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Theater & Dance
What you need to know for 01/16/2018

Review: SLOC’s ‘Scoundrels’ devilishly entertaining

Review: SLOC’s ‘Scoundrels’ devilishly entertaining

"Dirty Rotten Scoundrels" is part of a long line of musicals about con men. What makes Schenectady L
Review: SLOC’s ‘Scoundrels’ devilishly entertaining
From left, Norman Eick, Mary Darcy, Heather-Liz Copps, Joel Bramer, Brittany Glenn and Steve Leifer perform in “Dirty Rotten Scoundrels.”
Photographer: Schenectady Light Opera Company

How many musicals are there about con men?

Let’s see — we could start with “High Button Shoes,” “The Music Man,” “110 in the Shade,” “Catch Me If You Can,” “Chicago” and “Guys and Dolls.” We could add “Fiorello,” “Leap of Faith,” “The Producers!” or even “Wicked” to the list.

What is this fascination with musical con men? The twists, the turns, the lies, the laughs? And with so many singing swindlers, what could David Yazbek and Jeffrey Lane’s “Dirty Rotten Scoundrels” have to offer that we haven’t seen before?

‘Dirty Rotten Scoundrels’

WHERE: Schenectady Opera House, 427 Franklin St., Schenectady

WHEN: 8 p.m. Thursday through Saturday and 2 p.m. Sunday

HOW MUCH: $28 to $22

MORE INFO: 877-350-7378,

Actually, quite a bit.

Based on the 1988 film with Michael Caine and Steve Martin, the story centers on a comic culture clash between two con men on the French Riviera. The suave and sophisticated Lawrence Jameson (Steve Leifer) maintains his lavish living by “maneuvering” rich ladies out of their money. Small-time crook Freddy Benson (Joel Bramer) fleeces women by rousing their compassion with fabricated stories about his grandmother’s failing health.

After meeting on a train and trying to work together, the two agree to duel in a swindler’s challenge: The first one to extract $50,000 from their target, heiress Christine Colgate (Heather–Liz Copps), wins and the other must leave town.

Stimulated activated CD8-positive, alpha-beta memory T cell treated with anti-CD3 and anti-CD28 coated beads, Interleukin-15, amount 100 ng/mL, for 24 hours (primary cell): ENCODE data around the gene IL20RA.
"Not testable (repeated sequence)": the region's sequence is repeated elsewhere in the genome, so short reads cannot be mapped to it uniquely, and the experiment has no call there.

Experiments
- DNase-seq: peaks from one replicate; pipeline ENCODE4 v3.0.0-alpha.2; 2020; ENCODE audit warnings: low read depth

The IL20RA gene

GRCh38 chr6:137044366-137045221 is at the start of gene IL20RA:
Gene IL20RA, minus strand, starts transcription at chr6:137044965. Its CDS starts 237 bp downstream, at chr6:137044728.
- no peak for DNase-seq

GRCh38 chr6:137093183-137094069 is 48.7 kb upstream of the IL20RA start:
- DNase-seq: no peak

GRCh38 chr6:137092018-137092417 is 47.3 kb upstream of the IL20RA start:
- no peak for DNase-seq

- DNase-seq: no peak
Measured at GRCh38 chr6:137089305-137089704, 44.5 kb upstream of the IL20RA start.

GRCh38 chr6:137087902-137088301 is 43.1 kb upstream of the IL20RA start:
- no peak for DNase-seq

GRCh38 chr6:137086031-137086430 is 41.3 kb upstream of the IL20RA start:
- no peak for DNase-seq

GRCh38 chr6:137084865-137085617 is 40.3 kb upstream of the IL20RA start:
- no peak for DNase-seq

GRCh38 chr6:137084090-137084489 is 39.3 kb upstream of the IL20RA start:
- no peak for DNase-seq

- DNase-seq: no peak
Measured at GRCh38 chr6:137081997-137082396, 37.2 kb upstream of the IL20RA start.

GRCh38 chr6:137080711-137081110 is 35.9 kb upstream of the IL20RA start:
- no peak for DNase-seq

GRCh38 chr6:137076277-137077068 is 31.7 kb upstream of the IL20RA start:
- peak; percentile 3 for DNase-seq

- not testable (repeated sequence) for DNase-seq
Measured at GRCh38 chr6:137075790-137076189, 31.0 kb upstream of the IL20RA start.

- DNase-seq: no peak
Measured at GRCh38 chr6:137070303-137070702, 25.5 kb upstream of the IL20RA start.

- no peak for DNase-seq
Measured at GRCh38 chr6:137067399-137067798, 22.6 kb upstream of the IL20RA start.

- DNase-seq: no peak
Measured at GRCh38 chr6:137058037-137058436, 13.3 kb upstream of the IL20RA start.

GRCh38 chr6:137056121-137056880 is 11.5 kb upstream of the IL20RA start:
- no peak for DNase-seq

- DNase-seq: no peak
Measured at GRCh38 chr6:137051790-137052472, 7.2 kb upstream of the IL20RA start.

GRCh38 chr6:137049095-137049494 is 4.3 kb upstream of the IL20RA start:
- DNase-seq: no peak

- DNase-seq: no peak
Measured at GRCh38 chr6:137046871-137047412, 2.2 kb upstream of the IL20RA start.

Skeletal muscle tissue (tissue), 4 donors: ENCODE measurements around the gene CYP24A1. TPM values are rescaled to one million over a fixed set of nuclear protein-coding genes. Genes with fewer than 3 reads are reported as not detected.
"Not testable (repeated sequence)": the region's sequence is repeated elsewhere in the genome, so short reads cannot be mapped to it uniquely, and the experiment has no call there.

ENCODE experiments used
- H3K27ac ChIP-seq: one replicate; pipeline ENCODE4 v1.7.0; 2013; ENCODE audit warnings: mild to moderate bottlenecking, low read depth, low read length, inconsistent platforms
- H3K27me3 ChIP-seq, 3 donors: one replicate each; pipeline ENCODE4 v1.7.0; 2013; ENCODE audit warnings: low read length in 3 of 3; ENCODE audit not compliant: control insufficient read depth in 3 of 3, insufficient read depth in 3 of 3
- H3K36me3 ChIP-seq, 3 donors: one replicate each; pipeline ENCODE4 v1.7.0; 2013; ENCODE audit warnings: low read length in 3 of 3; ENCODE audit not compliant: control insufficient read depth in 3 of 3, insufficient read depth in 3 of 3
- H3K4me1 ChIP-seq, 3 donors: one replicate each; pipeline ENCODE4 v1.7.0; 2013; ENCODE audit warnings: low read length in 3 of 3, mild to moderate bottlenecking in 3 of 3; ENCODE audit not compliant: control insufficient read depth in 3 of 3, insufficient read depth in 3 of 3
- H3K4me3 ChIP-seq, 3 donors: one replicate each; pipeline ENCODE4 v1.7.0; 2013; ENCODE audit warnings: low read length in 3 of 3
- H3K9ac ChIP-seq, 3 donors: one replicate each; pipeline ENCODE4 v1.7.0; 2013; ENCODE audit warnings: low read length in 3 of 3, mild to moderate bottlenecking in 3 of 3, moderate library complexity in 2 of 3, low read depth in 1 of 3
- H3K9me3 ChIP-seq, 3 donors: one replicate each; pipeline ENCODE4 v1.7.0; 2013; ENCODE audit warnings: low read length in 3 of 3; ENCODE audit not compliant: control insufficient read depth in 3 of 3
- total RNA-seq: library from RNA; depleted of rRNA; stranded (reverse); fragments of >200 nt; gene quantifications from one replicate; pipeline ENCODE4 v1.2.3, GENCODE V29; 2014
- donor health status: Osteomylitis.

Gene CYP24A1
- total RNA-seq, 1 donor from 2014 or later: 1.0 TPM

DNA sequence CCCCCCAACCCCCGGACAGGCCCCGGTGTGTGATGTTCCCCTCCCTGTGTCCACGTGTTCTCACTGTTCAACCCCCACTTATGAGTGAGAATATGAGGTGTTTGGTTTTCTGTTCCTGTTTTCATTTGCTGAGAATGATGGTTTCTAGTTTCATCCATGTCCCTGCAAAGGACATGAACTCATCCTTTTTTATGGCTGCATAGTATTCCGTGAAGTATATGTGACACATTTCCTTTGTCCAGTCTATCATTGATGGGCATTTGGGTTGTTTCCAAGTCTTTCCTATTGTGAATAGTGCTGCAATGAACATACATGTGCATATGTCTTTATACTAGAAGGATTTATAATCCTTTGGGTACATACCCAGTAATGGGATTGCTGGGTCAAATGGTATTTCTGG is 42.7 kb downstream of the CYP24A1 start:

What makes this show truly sing is its approach to the hustle. The show is fun and light, but there’s also a bit of a bite.

Yazbek’s score is a rarity of late in the modern musical landscape — smart without being obtuse and remarkably muscular without being trapped by its own intensity. Jeffrey Lane’s book is structured a little strangely — a character introduced at the top of the show is quickly tossed aside and a female victim is given a too-long song that isn’t really necessary — but it remains entertaining and crammed full with all the ribald risky business that con men conjure.

Dynamic duo

The key to success of “Scoundrels” is the proper casting of the two male leads. Both roles offer acting opportunities (and demands) of remarkable range, from the ridiculous to the romantic to the sophisticated.

Smooth, with just the right glaze of smarm, Leifer vocally hits “Give Them What They Want” with the right bite, balanced with a moving “Love Sneaks In.” Bramer is the perfect contrast. Silly, flirtatious and comically blessed, his scenes shared with Leifer snap with tension and dizzy nonsensical slapstick. Bramer’s deadpan humor effortlessly translates musically as well in the wonderfully offered duet with Copps, “Love Is My Legs.”

The women are also good. Brittany Glenn is rootin’-tootin’ funny as Jolene. Copps reveals the proper waif and wonder without overplaying her hand. And Mary Darcy is marvelous as Muriel, offering even more to the character than the author chose to give. Darcy’s duets and scenes with her love interest Andre (well played by Norman Eick) are tenderly comic and a welcome respite from the buffoonery that surrounds them.

This Light Opera production is pretty darn fine — set, costumes, orchestra, all good — with one glaring exception, the pace. While starting with a kick, the momentum faded fast. The musical numbers moved along briskly — choreographer Edmund Metzold’s work has the appropriate bounce and style — but when the singing and dancing stopped — the show lost its gloss.

That might change with an audience, though. I caught the opening night Friday during the height of the snowstorm, and there were more people onstage than in the audience — never a good thing to keep the energy flowing.

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